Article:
Sunday, September 03, 2006

Subway Map

On that weekend when they both disappeared from home, she with a black eye and he with a huge welt on his back where it had struck the radiator when he'd flown across the room, they pooled what money they had and split it mostly between his sock and her shoe and took the Number Six train down to Grand Central then the Seven over to Sixth then the D all the way to the end at Stillwell Avenue on Coney Island where neither had ever been. To celebrate escape they ate hot dogs at Nathan's and bought cokes and walked along the beach which was pretty empty on this early afternoon in early May. He told her he loved her and that they'd stay away forever and find jobs and live in one of those little houses they'd seen from the train that sat on walks not even streets and that, in their house, no one would ever hurt anybody. And the day turned into night and they actually found a twenty dollar bill in the sand plus a bunch of change and felt rich and had knishes and cream soda for dinner, splitting a cherry-cheese one for dessert, then curled up against a giant concrete support under the boardwalk. They were too tired to make out though as they both started to drift off and she pressed against him he got hard and thought about sex but they were only fourteen and hadn't even talked about doing that.

He woke up nervous not long after and spent the rest of the night in cautious watching, his mind trying to think of all the ways things could go their way and they could survive. She suggested McDonald's for breakfast because the bathrooms would be good and they could clean up, so they went there, then walked the boardwalk hand in hand all the way to Brighton Beach. They spent an hour walking the tiny paths among the bungalows and daydreaming that inconceivable future, and then they walked back and rode the Wonder Wheel and the Cyclone twice burning through way too much money and they looked at each other, there on the sidewalk in front of Astroland Park, and she started to cry.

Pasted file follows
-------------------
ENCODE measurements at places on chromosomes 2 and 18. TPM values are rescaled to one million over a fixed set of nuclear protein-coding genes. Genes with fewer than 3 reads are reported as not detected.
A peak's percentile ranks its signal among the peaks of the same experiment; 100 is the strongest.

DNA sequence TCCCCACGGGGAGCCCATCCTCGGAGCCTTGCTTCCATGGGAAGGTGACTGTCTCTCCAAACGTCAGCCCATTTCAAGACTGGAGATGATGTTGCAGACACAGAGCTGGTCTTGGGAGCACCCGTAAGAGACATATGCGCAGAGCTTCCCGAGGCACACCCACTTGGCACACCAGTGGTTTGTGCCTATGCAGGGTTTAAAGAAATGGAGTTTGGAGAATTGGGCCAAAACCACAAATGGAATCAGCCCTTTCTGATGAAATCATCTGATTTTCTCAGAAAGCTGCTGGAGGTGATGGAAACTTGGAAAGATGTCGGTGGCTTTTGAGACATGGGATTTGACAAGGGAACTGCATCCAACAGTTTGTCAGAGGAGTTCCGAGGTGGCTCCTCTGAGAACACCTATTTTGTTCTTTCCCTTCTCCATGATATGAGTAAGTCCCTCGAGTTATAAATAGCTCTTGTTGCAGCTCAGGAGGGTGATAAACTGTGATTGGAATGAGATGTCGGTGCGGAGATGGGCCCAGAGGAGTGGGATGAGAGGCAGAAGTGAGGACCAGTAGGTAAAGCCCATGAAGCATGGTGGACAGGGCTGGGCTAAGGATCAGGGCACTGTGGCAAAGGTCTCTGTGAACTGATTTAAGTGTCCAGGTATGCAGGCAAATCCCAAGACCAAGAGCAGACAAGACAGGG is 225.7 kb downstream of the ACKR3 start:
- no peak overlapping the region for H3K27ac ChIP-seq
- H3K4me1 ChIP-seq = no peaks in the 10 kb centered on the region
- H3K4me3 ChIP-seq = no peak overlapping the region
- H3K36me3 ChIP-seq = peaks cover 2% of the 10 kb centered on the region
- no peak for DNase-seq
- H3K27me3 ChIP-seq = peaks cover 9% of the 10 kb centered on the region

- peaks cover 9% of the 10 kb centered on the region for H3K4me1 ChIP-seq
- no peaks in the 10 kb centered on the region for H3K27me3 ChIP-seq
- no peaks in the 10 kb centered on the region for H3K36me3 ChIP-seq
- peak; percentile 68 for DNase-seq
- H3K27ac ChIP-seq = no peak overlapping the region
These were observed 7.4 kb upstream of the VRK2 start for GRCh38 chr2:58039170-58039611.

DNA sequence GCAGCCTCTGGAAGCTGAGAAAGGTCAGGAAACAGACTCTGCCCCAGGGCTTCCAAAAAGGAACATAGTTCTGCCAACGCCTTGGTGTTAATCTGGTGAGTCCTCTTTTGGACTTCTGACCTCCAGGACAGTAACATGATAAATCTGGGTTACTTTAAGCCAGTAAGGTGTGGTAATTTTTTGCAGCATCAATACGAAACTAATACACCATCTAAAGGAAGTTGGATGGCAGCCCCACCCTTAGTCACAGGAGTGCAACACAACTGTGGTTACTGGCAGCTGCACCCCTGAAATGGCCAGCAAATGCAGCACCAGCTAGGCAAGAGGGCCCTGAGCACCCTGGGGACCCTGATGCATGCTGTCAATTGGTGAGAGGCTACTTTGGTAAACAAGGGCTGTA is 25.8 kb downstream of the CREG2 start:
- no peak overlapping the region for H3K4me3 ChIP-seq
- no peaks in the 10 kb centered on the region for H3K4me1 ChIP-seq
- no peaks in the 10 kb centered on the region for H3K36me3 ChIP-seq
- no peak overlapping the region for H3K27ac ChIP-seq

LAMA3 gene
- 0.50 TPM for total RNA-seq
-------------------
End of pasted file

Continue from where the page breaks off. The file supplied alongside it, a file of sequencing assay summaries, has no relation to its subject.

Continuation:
They took the D train back to Forty-Second Street, then the Seven to Grand Central, then the Six back to Westchester Square. Then they walked towards their houses, knowing what was waiting.

copyright 2005-2006 by Ira Socol
photography adapted from assorted images including a main one © Burkhardt Seib


Brenda said...

I just weep. Is there ever a positive way to look at child abuse? There isn't, but you've made this story poignant and a beautiful memoir to love and connection and sharing and even early teen innocence in the midst of confusion and pain. It's beautifully written, searing and as precious as a flower petal, or breakfast at MacDonald's because the washrooms are good.

Adriana Bliss said...

What else is there to say that Brenda didn't? I echo her words. Beautifully written story, as always. I am reminded, too, of the essential hopelessness of so many human conditions. Unchangable destiny.

Fromage de Merde said...

weighing in with a third Bravo.

excellent, excellent...